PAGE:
Water + Fruits + Vegetables = Allergies?

Posted 1.10.13 | Rob McCandlish, RDN

Most Neocate families pose the same question: Why is my child allergic to foods? Or another question common in food allergy circles: Why are more and more people being diagnosed with food allergies? There are many factors that contribute to food allergies, and no single cause can be identified that applies to everyone. But some new research has addressed one of these factors in detail, and it points to several sources, one of which may come as a surprise: tap water.

Microbes, Pesticides, and Allergies

If you’ve taken your child to see an allergist, you may have heard several theories about allergies. The simple version of one theory is that children today spend less time in the dirt, so get less exposure to the environment, and therefore are more likely they are to develop allergies. Or at least that’s the general idea! Past research has also linked pesticides with allergies, but it wasn’t always clear whether it was the presence of pesticides or the absence of bugs (or both) that contributed to allergies.

New Research

Dr. Elina Jerschow is both a professor and a practicing physician in New York. She and several of her colleagues recently published new research into the association between certain chemicals and food allergies. These particular chemicals, termed dichlorophenols, are commonly used in pesticides and weed killers. They may also be present in tap water, either coming from the environment or as byproducts of chlorine compounds. Adding chlorine is one of the most effective ways to ensure that tap water does not contain harmful bacteria.

Dr. Jerschow and her colleagues pulled data on over 2,000 Americans from an ongoing, national collection of health and nutrition data. They specifically looked at levels of dichlorophenols in urine, and compared this to whether or not participants had allergies. The results showed that individuals with the highest urine dichlorophenol levels were almost twice as likely to have at least one food allergy. You can find a summary of the article by CBS here. The research was published in the Annals of Allergy, Asthma and Immunology in December and both a free summary and a link to the full research article, available for purchase, can be found here.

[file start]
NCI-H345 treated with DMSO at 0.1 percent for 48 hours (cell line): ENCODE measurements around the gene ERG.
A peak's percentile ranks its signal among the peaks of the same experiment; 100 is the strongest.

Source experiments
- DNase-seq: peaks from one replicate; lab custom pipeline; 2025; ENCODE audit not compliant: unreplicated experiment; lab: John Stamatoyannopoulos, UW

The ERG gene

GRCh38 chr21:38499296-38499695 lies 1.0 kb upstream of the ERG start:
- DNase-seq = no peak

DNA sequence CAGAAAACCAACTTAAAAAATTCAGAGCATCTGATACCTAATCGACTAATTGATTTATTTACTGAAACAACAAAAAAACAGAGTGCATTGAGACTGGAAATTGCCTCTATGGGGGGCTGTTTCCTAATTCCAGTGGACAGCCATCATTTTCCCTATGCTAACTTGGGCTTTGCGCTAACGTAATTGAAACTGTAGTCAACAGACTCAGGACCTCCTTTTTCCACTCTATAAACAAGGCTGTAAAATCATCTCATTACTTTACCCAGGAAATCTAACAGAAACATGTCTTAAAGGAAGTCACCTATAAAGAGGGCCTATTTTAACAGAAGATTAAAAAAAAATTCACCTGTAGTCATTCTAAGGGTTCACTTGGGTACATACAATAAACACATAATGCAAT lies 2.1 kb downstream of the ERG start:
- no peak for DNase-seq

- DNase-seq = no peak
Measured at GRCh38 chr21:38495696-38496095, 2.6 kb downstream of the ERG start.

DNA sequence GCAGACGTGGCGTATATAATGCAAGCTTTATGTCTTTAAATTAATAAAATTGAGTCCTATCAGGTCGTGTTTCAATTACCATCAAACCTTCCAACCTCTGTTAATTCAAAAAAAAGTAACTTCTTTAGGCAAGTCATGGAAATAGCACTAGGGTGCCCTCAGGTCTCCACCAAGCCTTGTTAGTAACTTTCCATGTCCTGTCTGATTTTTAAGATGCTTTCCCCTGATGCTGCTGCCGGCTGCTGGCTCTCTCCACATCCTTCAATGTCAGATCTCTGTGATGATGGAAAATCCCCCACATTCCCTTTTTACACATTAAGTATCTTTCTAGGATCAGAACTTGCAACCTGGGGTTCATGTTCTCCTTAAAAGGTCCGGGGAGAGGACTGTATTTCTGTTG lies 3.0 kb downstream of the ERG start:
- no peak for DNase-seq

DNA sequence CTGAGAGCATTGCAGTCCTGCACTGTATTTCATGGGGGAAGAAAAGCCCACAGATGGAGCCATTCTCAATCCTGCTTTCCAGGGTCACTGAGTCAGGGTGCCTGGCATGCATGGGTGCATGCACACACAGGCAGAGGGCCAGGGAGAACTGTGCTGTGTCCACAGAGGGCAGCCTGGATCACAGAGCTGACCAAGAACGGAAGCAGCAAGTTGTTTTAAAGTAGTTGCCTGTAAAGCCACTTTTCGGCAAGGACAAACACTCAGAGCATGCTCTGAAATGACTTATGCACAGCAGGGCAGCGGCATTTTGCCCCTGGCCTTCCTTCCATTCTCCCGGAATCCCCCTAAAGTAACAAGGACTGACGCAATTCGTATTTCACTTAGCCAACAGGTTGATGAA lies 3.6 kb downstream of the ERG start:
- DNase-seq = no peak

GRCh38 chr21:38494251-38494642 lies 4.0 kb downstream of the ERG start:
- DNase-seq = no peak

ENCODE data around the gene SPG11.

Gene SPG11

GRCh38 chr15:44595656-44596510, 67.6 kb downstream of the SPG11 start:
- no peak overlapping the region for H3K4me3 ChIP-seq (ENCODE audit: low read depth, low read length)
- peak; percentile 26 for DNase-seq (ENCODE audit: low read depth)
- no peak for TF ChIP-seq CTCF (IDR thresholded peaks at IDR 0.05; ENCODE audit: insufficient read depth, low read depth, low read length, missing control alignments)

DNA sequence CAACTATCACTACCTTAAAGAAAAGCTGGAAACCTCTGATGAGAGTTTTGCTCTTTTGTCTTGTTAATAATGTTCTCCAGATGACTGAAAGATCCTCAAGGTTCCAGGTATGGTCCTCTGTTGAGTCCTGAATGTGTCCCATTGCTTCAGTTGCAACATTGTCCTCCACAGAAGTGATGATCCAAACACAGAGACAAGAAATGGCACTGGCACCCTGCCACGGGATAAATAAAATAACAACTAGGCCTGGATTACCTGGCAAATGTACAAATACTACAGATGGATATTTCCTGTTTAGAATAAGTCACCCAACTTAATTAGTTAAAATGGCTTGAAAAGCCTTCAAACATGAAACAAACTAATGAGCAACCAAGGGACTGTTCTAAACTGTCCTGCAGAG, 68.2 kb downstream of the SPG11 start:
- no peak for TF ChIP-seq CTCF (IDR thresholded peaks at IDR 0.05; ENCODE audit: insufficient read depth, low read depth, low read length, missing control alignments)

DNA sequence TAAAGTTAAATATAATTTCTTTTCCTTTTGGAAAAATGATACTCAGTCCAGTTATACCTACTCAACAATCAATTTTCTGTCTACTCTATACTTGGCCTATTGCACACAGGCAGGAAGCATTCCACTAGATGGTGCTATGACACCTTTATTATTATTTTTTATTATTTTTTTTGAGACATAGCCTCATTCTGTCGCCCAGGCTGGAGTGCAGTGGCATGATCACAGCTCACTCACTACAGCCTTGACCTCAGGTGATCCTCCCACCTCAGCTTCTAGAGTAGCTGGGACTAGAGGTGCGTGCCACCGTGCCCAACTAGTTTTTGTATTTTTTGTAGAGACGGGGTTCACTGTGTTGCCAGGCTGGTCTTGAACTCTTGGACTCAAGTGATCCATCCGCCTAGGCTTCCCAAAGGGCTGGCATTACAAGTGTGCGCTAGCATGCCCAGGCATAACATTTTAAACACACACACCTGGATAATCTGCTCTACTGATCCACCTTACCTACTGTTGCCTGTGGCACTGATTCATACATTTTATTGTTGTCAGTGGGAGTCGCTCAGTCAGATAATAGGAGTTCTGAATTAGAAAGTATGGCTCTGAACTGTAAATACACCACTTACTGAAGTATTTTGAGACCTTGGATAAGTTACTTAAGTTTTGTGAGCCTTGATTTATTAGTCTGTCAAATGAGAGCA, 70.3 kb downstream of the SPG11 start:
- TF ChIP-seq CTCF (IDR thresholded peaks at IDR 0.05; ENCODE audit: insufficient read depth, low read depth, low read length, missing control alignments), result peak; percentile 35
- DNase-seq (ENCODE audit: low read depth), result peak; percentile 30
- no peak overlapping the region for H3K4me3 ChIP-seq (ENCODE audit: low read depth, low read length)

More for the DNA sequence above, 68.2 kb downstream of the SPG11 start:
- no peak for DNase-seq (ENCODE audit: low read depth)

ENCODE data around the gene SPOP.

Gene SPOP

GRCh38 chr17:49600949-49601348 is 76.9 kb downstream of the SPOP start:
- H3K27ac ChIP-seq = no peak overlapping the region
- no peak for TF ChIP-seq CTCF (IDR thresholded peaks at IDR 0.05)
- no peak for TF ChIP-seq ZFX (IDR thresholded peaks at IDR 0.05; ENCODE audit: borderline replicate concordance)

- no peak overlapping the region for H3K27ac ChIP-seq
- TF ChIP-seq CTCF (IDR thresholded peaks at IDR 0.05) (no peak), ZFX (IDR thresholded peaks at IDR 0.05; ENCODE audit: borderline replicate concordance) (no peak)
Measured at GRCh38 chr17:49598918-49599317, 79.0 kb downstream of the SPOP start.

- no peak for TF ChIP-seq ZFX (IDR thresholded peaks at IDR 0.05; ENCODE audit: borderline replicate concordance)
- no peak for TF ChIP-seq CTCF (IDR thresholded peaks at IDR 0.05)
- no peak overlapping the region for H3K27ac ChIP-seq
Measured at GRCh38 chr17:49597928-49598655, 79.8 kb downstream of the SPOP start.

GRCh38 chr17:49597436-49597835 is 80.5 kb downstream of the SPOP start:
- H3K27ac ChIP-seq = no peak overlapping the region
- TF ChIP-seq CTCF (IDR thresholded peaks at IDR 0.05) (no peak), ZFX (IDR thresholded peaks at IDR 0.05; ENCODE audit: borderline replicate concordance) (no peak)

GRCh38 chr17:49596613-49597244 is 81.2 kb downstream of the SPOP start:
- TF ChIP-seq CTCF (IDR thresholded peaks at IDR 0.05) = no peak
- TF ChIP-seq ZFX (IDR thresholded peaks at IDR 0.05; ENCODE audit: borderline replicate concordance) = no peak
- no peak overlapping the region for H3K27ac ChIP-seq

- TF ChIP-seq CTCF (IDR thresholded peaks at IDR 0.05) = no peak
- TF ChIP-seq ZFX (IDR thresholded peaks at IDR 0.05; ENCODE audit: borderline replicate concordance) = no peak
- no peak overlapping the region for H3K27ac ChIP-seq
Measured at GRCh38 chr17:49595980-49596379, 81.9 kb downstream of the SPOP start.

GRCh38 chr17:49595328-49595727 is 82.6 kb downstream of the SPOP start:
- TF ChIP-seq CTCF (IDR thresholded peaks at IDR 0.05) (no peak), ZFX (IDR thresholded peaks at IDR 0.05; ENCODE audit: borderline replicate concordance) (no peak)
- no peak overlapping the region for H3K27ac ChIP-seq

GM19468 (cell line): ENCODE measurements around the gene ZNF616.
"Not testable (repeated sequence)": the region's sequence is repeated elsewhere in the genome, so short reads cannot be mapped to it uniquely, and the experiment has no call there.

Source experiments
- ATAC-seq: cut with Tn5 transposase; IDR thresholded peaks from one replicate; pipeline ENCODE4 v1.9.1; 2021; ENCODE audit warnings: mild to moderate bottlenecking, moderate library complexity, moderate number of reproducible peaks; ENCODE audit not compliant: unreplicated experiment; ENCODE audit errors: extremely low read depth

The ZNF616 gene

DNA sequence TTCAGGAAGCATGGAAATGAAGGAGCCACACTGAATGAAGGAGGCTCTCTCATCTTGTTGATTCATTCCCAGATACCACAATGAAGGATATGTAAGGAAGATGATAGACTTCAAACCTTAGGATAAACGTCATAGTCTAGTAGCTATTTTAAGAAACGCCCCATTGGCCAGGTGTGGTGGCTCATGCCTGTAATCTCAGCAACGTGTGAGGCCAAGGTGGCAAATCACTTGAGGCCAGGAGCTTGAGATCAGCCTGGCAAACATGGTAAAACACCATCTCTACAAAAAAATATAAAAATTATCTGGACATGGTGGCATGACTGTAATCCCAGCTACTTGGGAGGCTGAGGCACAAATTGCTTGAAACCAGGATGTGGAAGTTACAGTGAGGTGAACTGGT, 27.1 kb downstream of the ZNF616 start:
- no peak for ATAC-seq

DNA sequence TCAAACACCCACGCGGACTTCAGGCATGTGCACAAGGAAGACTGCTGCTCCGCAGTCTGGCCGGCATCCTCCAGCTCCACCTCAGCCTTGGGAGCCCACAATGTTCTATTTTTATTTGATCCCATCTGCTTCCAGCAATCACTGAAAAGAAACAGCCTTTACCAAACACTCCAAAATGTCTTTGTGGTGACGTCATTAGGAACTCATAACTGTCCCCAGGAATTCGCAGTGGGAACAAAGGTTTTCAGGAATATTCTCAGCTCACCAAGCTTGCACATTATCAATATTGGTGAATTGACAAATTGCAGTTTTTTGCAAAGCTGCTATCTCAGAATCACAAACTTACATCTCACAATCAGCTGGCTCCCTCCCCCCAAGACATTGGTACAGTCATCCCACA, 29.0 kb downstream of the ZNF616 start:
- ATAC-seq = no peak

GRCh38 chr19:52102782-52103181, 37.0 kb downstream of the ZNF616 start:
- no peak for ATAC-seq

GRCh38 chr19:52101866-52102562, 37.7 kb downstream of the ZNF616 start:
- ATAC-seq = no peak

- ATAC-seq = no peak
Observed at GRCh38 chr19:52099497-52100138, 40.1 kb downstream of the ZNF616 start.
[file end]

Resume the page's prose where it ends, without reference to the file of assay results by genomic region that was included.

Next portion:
Sometimes we draw incorrect conclusions from research. In this case, we see that people with higher levels of dichlorophenols in their urine are more likely to have food allergies. This doesn’t prove that dichlorophenols cause food allergies, but it does suggest that people with higher exposure to these chemicals are more likely to have food allergies. It could be that dichlorophenols reduce numbers of bacteria in our gut, which may raise the risk of developing food allergies. No association was found between dichlorophenol exposure and environmental allergies.

Avoiding dichlorophenols may not prevent food allergies. However, some people may prefer to try to avoid exposing themselves to high levels of dichlorophenols and pesticides in general. To do so, key steps you can take would be to avoid fruits and vegetables treated with pesticides and to limit consumption of tap water, either straight from the tap or from bottled water that originated from a municipal water supply. If your family drinks tap water, you can let the water sit out, preferably refrigerated in a clean container, for several hours. This gives much of the chlorine in the water time to evaporate, though it may not reduce any dichlorophenols present. You can also use a filter that removes chlorine, but again, we don’t know if household water filters remove dichlorophenols.

Do you think that you or any members of your family may change your food or water habits because of this research?

- Rob


Add Comment

Leave a Comment  Read our Comments & Trackbacks Policy before submitting a comment.

Required fields *

About Us

Food Allergy Living is a resource for parents of children with food allergies, brought to you by Nutricia, the makers of Neocate. For more in-depth information about our purpose & authors, see our About Food Allergy Living page.